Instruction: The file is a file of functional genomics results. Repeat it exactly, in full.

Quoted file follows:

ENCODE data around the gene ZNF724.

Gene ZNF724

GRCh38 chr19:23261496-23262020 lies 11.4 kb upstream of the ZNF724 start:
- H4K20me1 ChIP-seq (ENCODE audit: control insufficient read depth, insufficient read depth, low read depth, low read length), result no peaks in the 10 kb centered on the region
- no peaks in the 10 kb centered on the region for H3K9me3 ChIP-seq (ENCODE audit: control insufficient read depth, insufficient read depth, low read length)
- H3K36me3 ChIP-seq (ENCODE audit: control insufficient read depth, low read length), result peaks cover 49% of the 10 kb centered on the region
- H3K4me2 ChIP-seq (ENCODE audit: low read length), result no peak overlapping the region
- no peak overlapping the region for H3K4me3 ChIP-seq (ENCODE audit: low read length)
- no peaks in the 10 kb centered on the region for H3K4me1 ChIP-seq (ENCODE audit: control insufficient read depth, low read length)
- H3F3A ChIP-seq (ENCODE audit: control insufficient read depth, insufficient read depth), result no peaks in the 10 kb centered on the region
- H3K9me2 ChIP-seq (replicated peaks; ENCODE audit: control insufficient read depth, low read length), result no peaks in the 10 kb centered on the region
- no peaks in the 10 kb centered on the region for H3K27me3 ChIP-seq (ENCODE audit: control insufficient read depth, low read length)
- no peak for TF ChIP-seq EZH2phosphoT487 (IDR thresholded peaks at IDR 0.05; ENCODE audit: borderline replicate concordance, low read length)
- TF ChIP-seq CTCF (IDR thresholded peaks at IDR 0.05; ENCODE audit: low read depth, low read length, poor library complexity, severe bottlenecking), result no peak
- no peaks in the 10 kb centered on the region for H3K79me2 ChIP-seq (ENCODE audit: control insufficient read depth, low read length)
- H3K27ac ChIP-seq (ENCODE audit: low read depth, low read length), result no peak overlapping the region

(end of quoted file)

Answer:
ENCODE data around the gene ZNF724.

Gene ZNF724

GRCh38 chr19:23261496-23262020 lies 11.4 kb upstream of the ZNF724 start:
- H4K20me1 ChIP-seq (ENCODE audit: control insufficient read depth, insufficient read depth, low read depth, low read length), result no peaks in the 10 kb centered on the region
- no peaks in the 10 kb centered on the region for H3K9me3 ChIP-seq (ENCODE audit: control insufficient read depth, insufficient read depth, low read length)
- H3K36me3 ChIP-seq (ENCODE audit: control insufficient read depth, low read length), result peaks cover 49% of the 10 kb centered on the region
- H3K4me2 ChIP-seq (ENCODE audit: low read length), result no peak overlapping the region
- no peak overlapping the region for H3K4me3 ChIP-seq (ENCODE audit: low read length)
- no peaks in the 10 kb centered on the region for H3K4me1 ChIP-seq (ENCODE audit: control insufficient read depth, low read length)
- H3F3A ChIP-seq (ENCODE audit: control insufficient read depth, insufficient read depth), result no peaks in the 10 kb centered on the region
- H3K9me2 ChIP-seq (replicated peaks; ENCODE audit: control insufficient read depth, low read length), result no peaks in the 10 kb centered on the region
- no peaks in the 10 kb centered on the region for H3K27me3 ChIP-seq (ENCODE audit: control insufficient read depth, low read length)
- no peak for TF ChIP-seq EZH2phosphoT487 (IDR thresholded peaks at IDR 0.05; ENCODE audit: borderline replicate concordance, low read length)
- TF ChIP-seq CTCF (IDR thresholded peaks at IDR 0.05; ENCODE audit: low read depth, low read length, poor library complexity, severe bottlenecking), result no peak
- no peaks in the 10 kb centered on the region for H3K79me2 ChIP-seq (ENCODE audit: control insufficient read depth, low read length)
- H3K27ac ChIP-seq (ENCODE audit: low read depth, low read length), result no peak overlapping the region